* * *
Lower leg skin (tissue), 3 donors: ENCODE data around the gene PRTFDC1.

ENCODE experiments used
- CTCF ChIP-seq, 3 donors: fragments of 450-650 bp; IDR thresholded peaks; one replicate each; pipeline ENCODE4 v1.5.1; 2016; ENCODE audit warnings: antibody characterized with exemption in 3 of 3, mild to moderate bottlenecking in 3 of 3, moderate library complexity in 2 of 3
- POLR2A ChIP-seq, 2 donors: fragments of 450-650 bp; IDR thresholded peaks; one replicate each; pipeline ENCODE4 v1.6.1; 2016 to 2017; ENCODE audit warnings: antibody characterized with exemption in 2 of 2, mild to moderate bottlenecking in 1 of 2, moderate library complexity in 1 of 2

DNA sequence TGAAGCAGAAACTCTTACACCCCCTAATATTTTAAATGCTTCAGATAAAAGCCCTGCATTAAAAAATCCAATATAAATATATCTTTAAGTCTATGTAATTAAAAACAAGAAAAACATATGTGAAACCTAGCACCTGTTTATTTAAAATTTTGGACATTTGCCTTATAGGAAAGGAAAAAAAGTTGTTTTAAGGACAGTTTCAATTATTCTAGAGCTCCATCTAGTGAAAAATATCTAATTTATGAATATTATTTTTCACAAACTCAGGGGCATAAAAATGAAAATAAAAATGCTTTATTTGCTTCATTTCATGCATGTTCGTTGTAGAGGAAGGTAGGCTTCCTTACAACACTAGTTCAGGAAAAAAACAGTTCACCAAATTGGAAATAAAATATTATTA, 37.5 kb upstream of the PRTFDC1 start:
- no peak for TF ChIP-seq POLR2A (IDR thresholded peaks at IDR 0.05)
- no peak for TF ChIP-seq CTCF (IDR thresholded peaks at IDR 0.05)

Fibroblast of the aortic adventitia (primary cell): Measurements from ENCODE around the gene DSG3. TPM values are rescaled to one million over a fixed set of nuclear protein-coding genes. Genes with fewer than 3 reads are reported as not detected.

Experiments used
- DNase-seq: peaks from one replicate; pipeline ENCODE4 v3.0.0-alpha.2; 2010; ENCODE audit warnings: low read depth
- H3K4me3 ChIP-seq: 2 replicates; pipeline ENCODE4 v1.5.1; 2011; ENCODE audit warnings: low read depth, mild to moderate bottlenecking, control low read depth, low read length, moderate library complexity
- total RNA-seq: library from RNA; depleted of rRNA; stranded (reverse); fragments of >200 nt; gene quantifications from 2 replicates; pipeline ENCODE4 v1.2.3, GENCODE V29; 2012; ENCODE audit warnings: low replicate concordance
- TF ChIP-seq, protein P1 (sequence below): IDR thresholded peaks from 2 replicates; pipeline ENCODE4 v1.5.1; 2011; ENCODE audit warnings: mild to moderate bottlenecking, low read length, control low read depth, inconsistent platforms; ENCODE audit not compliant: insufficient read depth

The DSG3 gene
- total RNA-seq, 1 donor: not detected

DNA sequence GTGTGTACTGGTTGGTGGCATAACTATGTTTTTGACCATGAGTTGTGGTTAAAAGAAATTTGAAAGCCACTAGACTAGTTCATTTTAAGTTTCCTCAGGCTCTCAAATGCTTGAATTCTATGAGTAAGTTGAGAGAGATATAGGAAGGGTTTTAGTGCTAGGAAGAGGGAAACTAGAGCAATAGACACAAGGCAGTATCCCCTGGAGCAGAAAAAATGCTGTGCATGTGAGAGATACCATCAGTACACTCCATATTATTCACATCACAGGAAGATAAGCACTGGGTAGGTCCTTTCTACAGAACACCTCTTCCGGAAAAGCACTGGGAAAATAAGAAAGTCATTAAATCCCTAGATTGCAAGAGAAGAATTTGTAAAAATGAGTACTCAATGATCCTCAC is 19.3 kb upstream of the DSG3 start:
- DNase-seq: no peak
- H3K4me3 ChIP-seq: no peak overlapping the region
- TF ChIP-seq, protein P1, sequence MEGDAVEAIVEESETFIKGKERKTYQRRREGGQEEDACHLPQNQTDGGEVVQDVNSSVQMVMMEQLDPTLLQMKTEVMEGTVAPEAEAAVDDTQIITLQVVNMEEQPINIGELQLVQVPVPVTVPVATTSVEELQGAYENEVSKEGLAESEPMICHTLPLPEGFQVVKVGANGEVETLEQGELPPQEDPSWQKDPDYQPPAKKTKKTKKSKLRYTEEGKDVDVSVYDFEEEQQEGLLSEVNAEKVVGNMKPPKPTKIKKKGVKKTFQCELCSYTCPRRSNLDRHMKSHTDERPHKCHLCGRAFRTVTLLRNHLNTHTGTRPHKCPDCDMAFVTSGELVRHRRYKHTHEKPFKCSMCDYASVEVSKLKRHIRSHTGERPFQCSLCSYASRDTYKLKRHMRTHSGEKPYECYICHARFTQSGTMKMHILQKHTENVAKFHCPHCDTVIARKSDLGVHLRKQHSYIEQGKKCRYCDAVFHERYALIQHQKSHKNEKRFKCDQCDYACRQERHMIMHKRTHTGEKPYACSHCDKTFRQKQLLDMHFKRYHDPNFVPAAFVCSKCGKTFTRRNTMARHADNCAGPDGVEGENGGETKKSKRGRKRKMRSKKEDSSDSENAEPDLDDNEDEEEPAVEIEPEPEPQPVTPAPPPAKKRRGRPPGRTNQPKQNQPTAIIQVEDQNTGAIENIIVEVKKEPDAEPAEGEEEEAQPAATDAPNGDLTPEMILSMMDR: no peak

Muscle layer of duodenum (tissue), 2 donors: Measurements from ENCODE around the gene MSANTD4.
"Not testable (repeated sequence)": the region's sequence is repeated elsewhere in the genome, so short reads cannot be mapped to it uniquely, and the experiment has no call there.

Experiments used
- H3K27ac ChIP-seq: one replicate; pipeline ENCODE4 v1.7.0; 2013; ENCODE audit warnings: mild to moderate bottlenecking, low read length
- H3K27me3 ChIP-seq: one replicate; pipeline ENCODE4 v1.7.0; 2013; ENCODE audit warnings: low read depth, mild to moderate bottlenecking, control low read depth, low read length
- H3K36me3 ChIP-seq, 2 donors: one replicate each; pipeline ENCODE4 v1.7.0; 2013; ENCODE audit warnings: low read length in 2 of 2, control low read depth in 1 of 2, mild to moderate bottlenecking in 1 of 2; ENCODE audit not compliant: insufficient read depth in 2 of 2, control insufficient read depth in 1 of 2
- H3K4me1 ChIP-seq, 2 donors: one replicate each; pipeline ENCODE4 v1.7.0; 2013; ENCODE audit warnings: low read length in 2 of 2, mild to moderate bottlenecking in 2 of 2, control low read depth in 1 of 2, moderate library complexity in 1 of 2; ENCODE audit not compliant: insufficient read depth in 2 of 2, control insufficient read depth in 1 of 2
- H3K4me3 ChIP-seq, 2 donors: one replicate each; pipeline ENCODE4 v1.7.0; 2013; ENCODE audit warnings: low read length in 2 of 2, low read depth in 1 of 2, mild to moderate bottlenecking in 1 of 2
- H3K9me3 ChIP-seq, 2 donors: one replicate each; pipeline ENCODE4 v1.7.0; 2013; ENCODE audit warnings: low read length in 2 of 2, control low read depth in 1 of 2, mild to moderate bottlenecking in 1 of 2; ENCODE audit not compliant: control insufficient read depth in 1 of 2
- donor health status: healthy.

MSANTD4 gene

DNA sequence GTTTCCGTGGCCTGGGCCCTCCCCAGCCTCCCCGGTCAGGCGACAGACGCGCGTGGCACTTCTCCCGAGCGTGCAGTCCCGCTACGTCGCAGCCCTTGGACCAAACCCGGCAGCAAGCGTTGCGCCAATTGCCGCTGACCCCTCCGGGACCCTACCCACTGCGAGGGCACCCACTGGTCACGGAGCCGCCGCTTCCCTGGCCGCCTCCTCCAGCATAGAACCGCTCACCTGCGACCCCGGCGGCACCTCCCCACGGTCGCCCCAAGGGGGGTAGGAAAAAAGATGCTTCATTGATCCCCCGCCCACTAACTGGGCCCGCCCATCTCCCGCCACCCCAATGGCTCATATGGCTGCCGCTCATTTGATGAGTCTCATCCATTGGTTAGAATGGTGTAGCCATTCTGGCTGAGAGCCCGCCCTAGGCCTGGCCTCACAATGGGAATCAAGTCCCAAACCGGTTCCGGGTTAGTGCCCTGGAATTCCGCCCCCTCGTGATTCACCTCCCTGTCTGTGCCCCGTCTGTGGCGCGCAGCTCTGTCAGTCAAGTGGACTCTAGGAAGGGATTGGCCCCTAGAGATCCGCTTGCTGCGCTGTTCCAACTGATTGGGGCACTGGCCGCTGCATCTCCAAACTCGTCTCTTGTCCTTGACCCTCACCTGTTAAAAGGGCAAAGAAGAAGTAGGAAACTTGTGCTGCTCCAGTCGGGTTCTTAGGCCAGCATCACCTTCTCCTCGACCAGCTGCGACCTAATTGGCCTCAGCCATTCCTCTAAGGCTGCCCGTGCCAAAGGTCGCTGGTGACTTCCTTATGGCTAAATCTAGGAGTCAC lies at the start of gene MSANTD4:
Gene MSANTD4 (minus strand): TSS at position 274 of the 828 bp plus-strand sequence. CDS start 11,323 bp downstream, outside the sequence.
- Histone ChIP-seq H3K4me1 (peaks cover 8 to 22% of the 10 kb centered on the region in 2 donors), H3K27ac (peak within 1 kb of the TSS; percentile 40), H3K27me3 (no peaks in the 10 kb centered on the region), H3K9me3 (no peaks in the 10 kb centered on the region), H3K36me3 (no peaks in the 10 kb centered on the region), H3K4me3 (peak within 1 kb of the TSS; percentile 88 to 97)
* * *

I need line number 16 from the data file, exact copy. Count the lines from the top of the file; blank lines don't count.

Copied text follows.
DNA sequence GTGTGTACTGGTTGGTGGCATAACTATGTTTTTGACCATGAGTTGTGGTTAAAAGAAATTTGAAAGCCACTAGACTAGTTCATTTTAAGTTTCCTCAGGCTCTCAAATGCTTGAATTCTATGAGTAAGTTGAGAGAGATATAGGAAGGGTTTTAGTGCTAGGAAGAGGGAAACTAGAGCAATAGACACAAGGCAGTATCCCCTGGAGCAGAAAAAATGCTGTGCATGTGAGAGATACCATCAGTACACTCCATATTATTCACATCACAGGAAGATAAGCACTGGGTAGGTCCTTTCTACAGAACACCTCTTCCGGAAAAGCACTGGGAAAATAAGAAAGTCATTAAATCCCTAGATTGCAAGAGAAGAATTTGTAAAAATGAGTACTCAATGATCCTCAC is 19.3 kb upstream of the DSG3 start: